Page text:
Shop Online at Emblem Sales
Google +LinkedInPinterestYouTubeInstagramTwitterFacebook

Boy Scouts celebrate 100 years

Featured in Scouting
Boy Scouts celebrate 100 years

The American Legion is calling upon its members to conduct events with local Scouting troops in recognition of the 100th anniversary of The Boy Scouts of America. Scouting’s “A Year of Celebration, A Century of Making a Difference” program began Sept. 1 and will end Dec. 31, 2010. The Boy Scouts will officially celebrate 100 years as an organization on Feb. 8, 2010.

Founded to help young Americans become strong citizens and leaders, the Boy Scouts have more than fulfilled their mission. The American Legion first voiced support for Scouting at the Legion’s first national convention in 1919, making it the organization’s first officially recognized national youth activity. In May 2009, by resolution, The American Legion National Executive Committee reconfirmed the Legion’s enduring support of The Boy Scouts of America, and Scouting’s positive influence on millions of young men and women across the country.

“The resolution also calls for The American Legion at all levels to encourage and support Scouting in its year-long 100th anniversary celebration,” said Joseph E. Caouette, chairman of The American Legion National Americanism Commission. Scouting is one of the nation’s foremost youth programs of character development and values-based leadership training. It teaches duty to God and country, personal honor, respect for others’ beliefs, volunteerism, and interdependence with the environment – principles that are conducive to good character, citizenship and health.

“Working together, the Boy Scouts of America and The American Legion have created a strong foundation of leadership, service and community for America’s youth,” Caouette said. “Together, we can celebrate this legacy and commit ourselves to inspire and prepare future generations of America’s youth.”

Ideas and suggestions for ways Legionnaires can help Boy Scouts celebrate their 100th anniversary can be found at the Boy Scouts of America Web site:

More in Scouting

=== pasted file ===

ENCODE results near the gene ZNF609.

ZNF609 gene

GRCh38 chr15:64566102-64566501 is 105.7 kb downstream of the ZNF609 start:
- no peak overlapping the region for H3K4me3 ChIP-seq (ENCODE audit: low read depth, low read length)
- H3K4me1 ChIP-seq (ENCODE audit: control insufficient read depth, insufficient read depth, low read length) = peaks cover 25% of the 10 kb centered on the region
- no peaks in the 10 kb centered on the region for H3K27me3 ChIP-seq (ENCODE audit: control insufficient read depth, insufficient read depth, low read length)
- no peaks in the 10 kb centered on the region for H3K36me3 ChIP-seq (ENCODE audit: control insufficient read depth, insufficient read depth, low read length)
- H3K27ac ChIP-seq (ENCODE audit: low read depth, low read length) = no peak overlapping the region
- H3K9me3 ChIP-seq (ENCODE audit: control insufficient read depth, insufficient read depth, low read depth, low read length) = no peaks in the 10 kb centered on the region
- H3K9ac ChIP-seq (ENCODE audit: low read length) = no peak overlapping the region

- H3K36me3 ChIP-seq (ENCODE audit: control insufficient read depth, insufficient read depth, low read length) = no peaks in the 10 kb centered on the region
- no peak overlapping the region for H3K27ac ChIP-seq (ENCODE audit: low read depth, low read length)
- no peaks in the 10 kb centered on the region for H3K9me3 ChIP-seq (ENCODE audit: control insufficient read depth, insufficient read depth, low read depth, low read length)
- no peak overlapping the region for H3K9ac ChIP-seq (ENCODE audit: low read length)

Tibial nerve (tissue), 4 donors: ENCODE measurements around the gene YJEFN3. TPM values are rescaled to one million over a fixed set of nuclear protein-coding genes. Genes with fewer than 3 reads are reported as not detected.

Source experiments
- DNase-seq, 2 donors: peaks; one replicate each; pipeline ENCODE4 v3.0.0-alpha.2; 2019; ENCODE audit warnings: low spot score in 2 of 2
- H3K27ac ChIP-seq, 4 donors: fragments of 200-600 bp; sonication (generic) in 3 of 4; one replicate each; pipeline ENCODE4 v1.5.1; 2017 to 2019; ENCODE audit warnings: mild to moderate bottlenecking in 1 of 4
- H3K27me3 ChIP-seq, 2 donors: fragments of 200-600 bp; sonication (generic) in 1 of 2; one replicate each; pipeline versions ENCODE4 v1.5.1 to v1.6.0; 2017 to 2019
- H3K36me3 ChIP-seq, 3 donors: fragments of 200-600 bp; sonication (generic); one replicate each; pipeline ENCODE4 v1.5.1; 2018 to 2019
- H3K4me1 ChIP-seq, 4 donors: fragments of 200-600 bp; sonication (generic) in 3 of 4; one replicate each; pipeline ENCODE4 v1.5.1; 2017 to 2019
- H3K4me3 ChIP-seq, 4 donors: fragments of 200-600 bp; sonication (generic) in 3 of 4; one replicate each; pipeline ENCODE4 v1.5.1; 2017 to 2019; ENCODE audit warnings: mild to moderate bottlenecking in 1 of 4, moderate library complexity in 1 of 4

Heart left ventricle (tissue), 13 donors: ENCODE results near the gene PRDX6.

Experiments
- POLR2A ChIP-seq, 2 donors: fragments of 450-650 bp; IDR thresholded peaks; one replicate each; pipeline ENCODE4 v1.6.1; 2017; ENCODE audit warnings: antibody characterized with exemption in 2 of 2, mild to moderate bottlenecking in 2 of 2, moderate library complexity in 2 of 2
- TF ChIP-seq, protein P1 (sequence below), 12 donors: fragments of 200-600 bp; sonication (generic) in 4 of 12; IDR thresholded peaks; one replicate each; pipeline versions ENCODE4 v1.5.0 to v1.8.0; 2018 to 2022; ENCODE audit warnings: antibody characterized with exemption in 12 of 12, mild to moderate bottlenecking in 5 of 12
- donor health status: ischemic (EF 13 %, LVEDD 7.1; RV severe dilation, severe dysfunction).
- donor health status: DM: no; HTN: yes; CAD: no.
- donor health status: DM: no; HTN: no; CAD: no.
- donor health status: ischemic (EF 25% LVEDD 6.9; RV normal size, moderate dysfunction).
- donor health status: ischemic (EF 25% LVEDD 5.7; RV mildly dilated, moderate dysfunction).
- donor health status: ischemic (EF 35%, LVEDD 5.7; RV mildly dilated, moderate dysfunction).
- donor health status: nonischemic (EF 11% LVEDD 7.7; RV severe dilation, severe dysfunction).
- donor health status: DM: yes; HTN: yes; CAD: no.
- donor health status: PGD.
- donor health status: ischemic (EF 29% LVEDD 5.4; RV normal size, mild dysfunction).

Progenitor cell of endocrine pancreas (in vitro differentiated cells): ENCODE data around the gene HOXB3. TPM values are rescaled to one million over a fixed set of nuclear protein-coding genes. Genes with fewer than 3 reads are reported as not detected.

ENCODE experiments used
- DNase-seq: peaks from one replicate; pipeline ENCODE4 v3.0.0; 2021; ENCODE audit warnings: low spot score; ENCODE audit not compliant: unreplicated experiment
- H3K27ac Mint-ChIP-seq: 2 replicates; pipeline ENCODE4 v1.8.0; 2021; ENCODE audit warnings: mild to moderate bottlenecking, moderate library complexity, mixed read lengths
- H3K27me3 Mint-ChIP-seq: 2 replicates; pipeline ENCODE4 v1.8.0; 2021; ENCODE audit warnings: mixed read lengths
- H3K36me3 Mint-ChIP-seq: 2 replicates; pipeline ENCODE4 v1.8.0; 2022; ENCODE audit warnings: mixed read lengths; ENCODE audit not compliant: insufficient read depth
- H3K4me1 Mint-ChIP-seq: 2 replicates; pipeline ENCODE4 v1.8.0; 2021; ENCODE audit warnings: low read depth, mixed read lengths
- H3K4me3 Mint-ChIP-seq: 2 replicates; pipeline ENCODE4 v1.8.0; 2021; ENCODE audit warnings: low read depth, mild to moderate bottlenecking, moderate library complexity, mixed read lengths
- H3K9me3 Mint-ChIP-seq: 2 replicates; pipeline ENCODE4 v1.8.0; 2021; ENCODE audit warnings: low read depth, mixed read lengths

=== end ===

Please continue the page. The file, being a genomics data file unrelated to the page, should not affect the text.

May 8, 2015 - 9:52am

I will never support Boy Scouts of America. This organization has been around for over 100 years and does amazing thing for children across our land. However they will not let non-religious children into their ranks. Have you ever seen a recruitment advertisement from the Boy Scouts say "no non-religious children allowed". Yes I know about the supreme court ruling on this, but the Boy Scouts are wrong by not letting these children join. Children of KKK members can join the Boy Scouts, but my children can't. Only in America.


September 27, 2014 - 10:32am

In the 50s I joined the RAs or Royal Ambassadors, which is similar to Boy Scouts....It is a Christian based organization that holds to all the values of the church. I recommend the Royal Ambassadors as an alternative to Boy Scouts.


August 11, 2014 - 6:10pm



January 27, 2014 - 8:26am

Having Served In The Scouting Program Since 1964 From Cub Master To Explorers/Venturing Crew Leader,Instructor, Adult Leader, Committee Member And Local Council BSA/Sea Scout Ship/Troop Member - I Can Not Think Of A Better Way To Serve And Help Build A Better Foundation For Our Young People Who Will Be The Community Leaders Of Tomorrow -

Christopher Cancilla

February 22, 2012 - 1:37pm

I have been involved in Scouting since I was a Scout in the 1970's. I am very excited the Legion is getting more and more involved with this very deserving and worth-while organization. I was lucky enough to be assigned (TDY) to a regional camporee while a member of the Air Force, and had the opportunity to discover the fun and fulfillment you get when teach a new Scout new skills. Thank you, from one Scouter/Veteran, for your support.

Harold Helphrey

April 13, 2010 - 4:36pm

As an adult leader with the BSA for over 40 years and a Navy Vet. I know of no better start for our youth then through Scouting.

Add new comment

By submitting this form, you accept the Mollom privacy policy.

Tell us what you think